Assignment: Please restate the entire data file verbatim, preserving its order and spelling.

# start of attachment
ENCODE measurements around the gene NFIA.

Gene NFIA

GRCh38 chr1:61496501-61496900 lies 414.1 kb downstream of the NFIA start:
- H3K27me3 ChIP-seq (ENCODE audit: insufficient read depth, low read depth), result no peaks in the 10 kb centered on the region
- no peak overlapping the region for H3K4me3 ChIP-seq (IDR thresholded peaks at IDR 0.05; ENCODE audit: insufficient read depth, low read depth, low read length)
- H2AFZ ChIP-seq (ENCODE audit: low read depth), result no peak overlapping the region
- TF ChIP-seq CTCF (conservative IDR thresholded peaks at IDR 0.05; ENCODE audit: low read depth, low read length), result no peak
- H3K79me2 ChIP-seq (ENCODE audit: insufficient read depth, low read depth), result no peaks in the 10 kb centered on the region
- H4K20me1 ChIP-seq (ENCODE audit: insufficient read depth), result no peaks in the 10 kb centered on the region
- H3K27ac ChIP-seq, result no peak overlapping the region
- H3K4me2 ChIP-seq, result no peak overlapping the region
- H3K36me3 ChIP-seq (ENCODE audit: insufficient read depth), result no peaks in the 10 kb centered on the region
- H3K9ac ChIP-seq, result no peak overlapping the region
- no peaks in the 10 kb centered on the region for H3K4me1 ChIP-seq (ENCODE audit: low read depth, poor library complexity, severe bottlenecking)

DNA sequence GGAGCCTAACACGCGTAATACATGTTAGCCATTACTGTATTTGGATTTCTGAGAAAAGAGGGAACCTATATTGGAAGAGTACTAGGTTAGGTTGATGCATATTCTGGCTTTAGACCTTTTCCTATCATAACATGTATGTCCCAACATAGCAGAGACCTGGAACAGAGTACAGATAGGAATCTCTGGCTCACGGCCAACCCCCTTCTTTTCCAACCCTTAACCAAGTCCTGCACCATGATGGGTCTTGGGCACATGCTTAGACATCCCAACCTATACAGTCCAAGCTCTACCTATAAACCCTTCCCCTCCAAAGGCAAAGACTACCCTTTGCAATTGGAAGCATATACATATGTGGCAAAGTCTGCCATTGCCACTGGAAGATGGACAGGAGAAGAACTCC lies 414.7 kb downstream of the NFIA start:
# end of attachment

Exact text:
ENCODE measurements around the gene NFIA.

Gene NFIA

GRCh38 chr1:61496501-61496900 lies 414.1 kb downstream of the NFIA start:
- H3K27me3 ChIP-seq (ENCODE audit: insufficient read depth, low read depth), result no peaks in the 10 kb centered on the region
- no peak overlapping the region for H3K4me3 ChIP-seq (IDR thresholded peaks at IDR 0.05; ENCODE audit: insufficient read depth, low read depth, low read length)
- H2AFZ ChIP-seq (ENCODE audit: low read depth), result no peak overlapping the region
- TF ChIP-seq CTCF (conservative IDR thresholded peaks at IDR 0.05; ENCODE audit: low read depth, low read length), result no peak
- H3K79me2 ChIP-seq (ENCODE audit: insufficient read depth, low read depth), result no peaks in the 10 kb centered on the region
- H4K20me1 ChIP-seq (ENCODE audit: insufficient read depth), result no peaks in the 10 kb centered on the region
- H3K27ac ChIP-seq, result no peak overlapping the region
- H3K4me2 ChIP-seq, result no peak overlapping the region
- H3K36me3 ChIP-seq (ENCODE audit: insufficient read depth), result no peaks in the 10 kb centered on the region
- H3K9ac ChIP-seq, result no peak overlapping the region
- no peaks in the 10 kb centered on the region for H3K4me1 ChIP-seq (ENCODE audit: low read depth, poor library complexity, severe bottlenecking)

DNA sequence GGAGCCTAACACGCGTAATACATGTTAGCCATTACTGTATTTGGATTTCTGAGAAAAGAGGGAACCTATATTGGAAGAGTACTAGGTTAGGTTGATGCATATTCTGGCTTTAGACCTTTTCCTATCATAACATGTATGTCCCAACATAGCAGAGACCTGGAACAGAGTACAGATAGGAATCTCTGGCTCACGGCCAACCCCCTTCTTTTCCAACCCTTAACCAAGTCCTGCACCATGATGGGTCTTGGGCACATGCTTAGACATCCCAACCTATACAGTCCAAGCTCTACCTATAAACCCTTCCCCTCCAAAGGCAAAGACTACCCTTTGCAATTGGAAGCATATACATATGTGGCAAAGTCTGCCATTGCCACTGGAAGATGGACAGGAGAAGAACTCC lies 414.7 kb downstream of the NFIA start: